Constantine (consul 457)

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Flavius Constantinus (floruit 447-464) was a politician of the Eastern Roman Empire, consul and three times praetorian prefect of the East.

Life[edit]

Portion of the Walls of Constantinople, damaged by an earthquake in January 447 and restored by Constantinus in sixty days.

A native of Laodicea of Phrygia, Constantinus was named praetorian prefect of the East for the first time around 447, when he restored the Walls of Constantinople, which had been damaged by an earthquake that January. As the Huns of Attila were moving towards Constantinople, Constantius mobilised the factions of the Hippodrome of Constantinople to gather 16,000 workers: the Blues worked the stretch of walls from the Gate of Blachernae to the Gate of Myriandrion, the Greens from there to the Sea of Marmara; in sixty days, by the end of March, the walls were restored and the moat cleaned. A bilingual inscription was erected to celebrate the works.[1] While in office, he received a letter by Theodoret of Cyrrhus, asking for a reduction of the taxation on his city,[2] while another was received after he left office.[3]

After leaving his office in 451, he participated in some sessions of the Council of Chalcedon. In 456 he was appointed prefect for the second time.[4]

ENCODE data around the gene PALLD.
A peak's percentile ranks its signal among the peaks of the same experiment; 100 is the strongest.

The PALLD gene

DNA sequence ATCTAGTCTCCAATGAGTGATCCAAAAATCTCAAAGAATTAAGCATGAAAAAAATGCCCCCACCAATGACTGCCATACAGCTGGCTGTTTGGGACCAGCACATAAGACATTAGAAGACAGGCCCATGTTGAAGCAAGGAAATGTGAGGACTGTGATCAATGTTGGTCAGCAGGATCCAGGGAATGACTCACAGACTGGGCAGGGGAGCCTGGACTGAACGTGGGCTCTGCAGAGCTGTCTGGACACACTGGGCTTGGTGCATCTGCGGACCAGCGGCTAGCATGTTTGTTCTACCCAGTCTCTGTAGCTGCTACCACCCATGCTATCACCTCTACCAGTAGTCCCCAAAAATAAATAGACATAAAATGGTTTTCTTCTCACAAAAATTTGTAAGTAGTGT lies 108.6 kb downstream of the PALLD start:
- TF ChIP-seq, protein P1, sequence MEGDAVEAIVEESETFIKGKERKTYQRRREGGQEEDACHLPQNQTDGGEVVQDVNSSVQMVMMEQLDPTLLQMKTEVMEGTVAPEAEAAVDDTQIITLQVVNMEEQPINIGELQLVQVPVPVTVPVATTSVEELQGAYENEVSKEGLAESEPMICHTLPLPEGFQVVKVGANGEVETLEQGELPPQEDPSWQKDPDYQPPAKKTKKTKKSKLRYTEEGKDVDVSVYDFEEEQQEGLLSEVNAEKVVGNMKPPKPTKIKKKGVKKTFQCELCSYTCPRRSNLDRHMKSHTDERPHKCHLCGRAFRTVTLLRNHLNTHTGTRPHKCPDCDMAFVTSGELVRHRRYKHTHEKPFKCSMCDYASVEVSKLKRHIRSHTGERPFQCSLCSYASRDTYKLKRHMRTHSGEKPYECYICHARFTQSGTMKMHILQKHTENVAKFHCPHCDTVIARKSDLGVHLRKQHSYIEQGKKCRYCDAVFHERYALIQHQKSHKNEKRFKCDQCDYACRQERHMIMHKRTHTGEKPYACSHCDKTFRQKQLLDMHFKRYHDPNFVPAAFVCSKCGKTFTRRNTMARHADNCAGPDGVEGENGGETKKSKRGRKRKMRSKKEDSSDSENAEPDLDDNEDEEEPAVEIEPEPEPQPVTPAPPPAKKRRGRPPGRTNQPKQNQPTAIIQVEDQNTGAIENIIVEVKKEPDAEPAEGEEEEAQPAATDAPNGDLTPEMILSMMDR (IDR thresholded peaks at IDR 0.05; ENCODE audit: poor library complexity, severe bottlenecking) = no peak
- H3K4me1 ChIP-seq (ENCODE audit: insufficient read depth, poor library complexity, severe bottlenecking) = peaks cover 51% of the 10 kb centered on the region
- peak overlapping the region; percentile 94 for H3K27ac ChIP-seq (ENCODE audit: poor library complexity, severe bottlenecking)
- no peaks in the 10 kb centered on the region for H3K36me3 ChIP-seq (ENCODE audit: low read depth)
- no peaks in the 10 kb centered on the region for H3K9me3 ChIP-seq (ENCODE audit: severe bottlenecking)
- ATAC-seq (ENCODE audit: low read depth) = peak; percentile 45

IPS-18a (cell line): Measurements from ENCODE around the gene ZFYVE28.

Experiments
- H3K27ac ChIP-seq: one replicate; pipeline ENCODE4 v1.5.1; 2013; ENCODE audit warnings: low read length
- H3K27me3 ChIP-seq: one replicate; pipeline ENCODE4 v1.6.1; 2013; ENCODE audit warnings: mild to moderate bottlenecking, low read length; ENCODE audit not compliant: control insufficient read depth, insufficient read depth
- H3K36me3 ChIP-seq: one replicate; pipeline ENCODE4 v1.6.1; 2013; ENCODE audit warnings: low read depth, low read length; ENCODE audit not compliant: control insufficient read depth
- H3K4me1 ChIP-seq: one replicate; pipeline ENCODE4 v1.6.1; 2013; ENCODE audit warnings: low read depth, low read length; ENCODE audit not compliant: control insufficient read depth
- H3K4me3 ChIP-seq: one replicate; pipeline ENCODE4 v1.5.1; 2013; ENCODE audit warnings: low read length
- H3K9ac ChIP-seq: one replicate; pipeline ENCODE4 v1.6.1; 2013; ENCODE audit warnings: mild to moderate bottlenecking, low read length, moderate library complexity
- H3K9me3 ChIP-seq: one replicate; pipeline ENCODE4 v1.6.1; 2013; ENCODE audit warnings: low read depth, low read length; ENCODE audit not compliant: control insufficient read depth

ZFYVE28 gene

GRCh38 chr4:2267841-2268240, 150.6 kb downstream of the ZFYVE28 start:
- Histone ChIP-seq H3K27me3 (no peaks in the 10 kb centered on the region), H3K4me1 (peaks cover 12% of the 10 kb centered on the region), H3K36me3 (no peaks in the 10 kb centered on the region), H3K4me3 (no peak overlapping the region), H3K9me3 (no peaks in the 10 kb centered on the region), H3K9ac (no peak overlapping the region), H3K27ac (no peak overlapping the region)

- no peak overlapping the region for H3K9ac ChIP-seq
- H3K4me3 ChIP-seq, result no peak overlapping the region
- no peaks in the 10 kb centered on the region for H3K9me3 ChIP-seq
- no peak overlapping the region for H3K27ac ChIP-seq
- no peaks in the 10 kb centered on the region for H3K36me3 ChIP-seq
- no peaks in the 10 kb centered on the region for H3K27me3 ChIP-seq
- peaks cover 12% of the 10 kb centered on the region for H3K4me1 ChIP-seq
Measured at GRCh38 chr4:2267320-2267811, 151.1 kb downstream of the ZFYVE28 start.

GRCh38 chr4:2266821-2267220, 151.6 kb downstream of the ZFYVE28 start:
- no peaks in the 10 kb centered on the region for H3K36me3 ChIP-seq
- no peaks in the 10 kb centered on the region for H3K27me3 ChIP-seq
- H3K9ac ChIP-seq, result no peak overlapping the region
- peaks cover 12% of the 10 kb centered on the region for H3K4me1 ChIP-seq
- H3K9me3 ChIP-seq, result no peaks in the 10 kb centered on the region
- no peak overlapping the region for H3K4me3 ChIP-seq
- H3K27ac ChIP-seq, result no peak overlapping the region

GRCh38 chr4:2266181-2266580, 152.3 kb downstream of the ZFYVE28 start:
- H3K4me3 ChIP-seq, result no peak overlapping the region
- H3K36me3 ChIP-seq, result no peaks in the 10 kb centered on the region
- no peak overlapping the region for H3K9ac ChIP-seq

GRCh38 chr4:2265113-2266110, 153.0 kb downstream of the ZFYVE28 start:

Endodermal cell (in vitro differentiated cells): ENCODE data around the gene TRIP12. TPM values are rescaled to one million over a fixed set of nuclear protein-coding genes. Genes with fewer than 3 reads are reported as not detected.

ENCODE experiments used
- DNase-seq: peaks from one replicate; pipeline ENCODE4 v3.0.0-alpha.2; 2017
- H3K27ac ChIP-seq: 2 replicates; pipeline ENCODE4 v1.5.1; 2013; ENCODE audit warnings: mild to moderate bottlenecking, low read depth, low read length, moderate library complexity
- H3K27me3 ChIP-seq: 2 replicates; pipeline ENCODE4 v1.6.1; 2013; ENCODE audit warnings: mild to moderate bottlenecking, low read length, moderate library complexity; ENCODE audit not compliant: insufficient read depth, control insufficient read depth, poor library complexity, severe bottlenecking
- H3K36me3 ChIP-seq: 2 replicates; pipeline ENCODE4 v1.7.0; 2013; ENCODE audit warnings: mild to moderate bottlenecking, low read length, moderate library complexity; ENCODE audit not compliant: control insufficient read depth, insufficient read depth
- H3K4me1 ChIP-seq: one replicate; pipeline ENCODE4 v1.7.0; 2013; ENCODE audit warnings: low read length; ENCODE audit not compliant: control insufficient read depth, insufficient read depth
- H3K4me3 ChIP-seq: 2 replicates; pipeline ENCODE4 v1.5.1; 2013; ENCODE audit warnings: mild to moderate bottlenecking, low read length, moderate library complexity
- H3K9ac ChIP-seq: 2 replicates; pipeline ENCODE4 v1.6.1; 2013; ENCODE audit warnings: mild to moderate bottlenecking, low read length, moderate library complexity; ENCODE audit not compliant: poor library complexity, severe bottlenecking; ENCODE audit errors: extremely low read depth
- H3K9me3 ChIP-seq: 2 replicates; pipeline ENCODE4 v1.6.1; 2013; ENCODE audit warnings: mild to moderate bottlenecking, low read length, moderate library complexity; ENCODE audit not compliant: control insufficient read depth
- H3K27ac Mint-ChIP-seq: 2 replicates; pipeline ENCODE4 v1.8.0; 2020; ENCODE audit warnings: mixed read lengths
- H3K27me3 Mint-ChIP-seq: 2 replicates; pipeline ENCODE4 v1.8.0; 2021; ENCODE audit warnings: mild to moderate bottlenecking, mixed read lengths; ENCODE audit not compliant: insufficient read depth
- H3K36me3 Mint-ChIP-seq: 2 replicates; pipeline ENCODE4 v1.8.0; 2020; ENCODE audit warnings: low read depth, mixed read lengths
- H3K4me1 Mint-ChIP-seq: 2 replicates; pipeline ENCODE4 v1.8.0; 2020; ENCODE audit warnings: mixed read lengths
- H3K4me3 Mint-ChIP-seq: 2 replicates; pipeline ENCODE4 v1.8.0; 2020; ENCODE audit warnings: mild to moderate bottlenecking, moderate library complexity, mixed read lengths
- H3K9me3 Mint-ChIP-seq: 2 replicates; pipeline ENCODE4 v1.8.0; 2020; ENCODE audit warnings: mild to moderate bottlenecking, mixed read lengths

Constantinus was appointed consul in 457,[5] with Rufus as his colleague (they were both chosen by the Eastern court), then prefect of the East for the third time in 459.[6] He received the title of patricius after 457.[7]

In 464/465 he was sent as an envoy to the Sassanid Persian king Peroz I. He waited at Edessa, then was received at Peroz's court. The Persians had several complaints, and asked for Roman financial contributions for the defence of Caspian Gates, but the Romans refused and Constantinus was dismissed without achieving anything.[7]

Notes[edit]

  1. ^ Marcellinus comes, sub anno 447. CIL III, 734. Otto Maenchen-Helfen, The world of the Huns: studies in their history and culture, University of California Press, 1973, ISBN 0-520-01596-7, pp. 120-121. Nic Fields, The Hun: Scourge of God AD 375-565, Osprey Publishing, 2006, ISBN 1-84603-025-0, p. 17.
  2. ^ Theodoret of Cyrus, Letters, 42
  3. ^ Theodoret of Cyrus, Letters, 19
  4. ^ Codex Justinianus, I.4.13a, I.3.25a, X.22.3a (July 18).
  5. ^ AE 1940, 180
  6. ^ Codex Justinianus, VIII.53.30a (March 3).
  7. ^ a b Priscus, fragments 31-33.

Sources[edit]

Preceded by
Eparchius Avitus Augustus (alone in the West),
Iohannes (East),
Varanes (East)
Consul of the Roman Empire
457
with Flavius Rufus
Succeeded by
Iulius Maiorianus Augustus,
Flavius Valerius Leo Augustus
Preceded by
-
Praetorian prefect of the East
447 circa
Succeeded by
-
Preceded by
-
Praetorian prefect of the East
456
Succeeded by
-
Preceded by
-
Praetorian prefect of the East
459
Succeeded by
Flavius Vivianus